Monthly Archives: February, 2016

Greenfield, Karstens, Osborn and Rossouw, ‘Reconceptualising the Standard of Care in Sport: The Case of Youth Rugby in England and South Africa’

Abstract: Sport is an important area of civil society in both South Africa and England, and this article is broadly concerned with the relationship between sport and personal injury. More specifically, the article compares how rugby is regulated by the tort of negligence in England and delict in South Africa respectively. Regarding liability, for sport […]

Laubscher and van Vollenhoven, ‘Cyberbullying: Should Schools Choose between Safety and Privacy?’

Abstract: In this theoretical article, we explore the tangled messiness of the application of human rights versus the 21st-century monster called ‘cyberbullying’ in schools and focus on some of the challenges schools face daily. The research will reveal that cyberbullying victims were almost twice as likely to attempt suicide as youth who had not experienced […]

Helen Norton, ‘Truth and Lies in the Workplace: Employer Speech and the First Amendment’

Abstract: Employers’ lies, misrepresentations, and nondisclosures about workers’ legal rights and other working conditions can skew and sometimes even coerce workers’ important life decisions as well as frustrate key workplace protections. Federal, state, and local governments have long sought to address these substantial harms by prohibiting employers from misrepresenting workers’ rights or other working conditions […]

Erin O’Hara O’Connor, ‘The role of the CISG in promoting healthy jurisdictional competition for contract law’

Abstract: How should the law respond to the challenges of cross-border trade? Should it seek harmonization, so that all contracting parties can structure their transactions with reference to the same legal principles? Should it seek to promote legal pluralism, so that the outcome of legal disputes will best accommodate the needs and expectations of the […]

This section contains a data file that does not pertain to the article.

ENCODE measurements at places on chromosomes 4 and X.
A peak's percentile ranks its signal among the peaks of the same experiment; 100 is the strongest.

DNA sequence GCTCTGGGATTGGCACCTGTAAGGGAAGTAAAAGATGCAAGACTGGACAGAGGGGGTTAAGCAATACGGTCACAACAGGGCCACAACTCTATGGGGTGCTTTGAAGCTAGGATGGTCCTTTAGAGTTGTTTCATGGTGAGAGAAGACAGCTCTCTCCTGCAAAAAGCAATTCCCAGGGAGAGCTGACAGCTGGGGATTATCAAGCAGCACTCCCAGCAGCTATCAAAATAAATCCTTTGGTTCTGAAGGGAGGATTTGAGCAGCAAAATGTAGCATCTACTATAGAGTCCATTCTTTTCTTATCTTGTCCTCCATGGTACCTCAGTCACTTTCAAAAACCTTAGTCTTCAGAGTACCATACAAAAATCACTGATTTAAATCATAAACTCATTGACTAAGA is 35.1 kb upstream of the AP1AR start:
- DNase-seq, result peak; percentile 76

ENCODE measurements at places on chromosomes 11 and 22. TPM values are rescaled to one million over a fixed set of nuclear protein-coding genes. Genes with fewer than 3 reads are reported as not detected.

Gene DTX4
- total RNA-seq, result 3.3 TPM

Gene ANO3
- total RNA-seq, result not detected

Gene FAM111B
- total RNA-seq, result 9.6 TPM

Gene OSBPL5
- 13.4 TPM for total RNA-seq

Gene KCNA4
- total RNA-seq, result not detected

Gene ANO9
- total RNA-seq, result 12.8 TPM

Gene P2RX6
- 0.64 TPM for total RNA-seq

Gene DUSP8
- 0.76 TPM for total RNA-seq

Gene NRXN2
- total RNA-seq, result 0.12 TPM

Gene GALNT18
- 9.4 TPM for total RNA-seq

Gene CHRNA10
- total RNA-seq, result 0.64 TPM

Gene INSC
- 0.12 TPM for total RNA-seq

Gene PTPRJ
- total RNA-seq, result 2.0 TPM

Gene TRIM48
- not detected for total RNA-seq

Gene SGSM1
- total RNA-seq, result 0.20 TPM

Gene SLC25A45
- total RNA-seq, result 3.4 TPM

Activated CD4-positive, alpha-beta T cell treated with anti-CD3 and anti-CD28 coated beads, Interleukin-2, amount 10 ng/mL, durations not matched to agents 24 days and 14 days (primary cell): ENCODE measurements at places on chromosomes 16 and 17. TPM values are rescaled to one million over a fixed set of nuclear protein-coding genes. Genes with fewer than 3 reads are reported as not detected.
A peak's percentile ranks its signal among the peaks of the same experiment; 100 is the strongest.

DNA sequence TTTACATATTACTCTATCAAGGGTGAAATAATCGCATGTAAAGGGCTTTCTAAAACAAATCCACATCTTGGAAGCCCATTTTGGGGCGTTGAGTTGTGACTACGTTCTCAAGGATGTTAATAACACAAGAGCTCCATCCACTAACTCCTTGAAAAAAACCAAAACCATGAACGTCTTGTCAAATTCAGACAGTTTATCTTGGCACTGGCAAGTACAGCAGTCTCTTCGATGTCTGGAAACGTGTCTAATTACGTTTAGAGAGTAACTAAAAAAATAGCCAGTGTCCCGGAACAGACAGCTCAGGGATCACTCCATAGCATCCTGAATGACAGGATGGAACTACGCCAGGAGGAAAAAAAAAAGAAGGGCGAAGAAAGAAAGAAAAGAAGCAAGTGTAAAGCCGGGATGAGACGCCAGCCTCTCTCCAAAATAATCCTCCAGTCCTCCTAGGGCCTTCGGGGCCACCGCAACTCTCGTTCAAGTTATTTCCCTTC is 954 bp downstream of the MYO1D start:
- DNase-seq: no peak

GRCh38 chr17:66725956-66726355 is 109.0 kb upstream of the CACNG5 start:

Eric Feldman, ‘Compensating the Victims of Japan’s 3-11 Fukushima Disaster’

Abstract: Japan’s March 2011 triple disaster — first a large earthquake, followed by a massive tsunami and a nuclear meltdown — caused a devastating loss of life, damaged and destroyed property, and left hundreds of thousands of people homeless, hurt, and in need. This article looks at the effort to address the financial needs of […]

‘Smith on Newman on Bailments’

“Chris Newman has a new draft paper on SSRN on bailments (‘Bailment and the Property/Contract Interface’). The paper is provocative (yes, that is possible in a paper on bailments!) and deeply insightful. Newman argues that much of the confusion about bailment contracts, and especially strict liability for deviation from such contracts, stems from a lack […]

Paul Mahoney, ‘Adam Smith, Prophet of Law & Economics’

Abstract: Adam Smith is not normally identified as an important figure in law and economics. However, his Lectures on Jurisprudence contain a surprising number of insights that would be repeated by law and economics scholars of the late twentieth century. This essay argues for Smith’s place in law and economics, identifying some of his most […]

Katharina Isabel Schmidt, ‘Law, Modernity, Crisis: German Free Lawyers, American Legal Realists, and the Transatlantic Turn to “Life”, 1903–1933’

Abstract: Scholars have long recognized American jurists’ idiosyncratic commitment to a prudent, pragmatic, and political style of legal reasoning. The origins of this style have been linked to the legacy of the most American legal movement of all: the realists. Conversely, German jurists’ doctrinal, idealistic, and apolitical approach can be tied to the relative failure […]

‘Enforceability of Predispute Arbitration Provisions’

Mary F Radford, Predispute Arbitration Agreements Between Trustees and Financial Services Institutions: Are Beneficiaries Bound?, 40 ACTEC Law Journal 273 (2014). Disputes are a persistent reality of trust law and even the most meticulously-drafted and expertly-administered trust can be embroiled in litigation, often involving trust investments. In an effort to avoid litigation, many investment advisors […]

Katherine Sheriff, ‘Defining Autonomy in the Context of Tort Liability: Is Machine Learning Indicative of Robotic Responsibility?’

Abstract: Traditional tort law benefits consumers by holding accountable parties responsible for injury, encouraging greater care in manufacture, and, ultimately, making injured victims whole. Whether traditional notions of legal responsibility comport with the advent of Artificial Intelligence is the sweetheart of academic research. However, less attention is given to the increasingly limited role traditional notions […]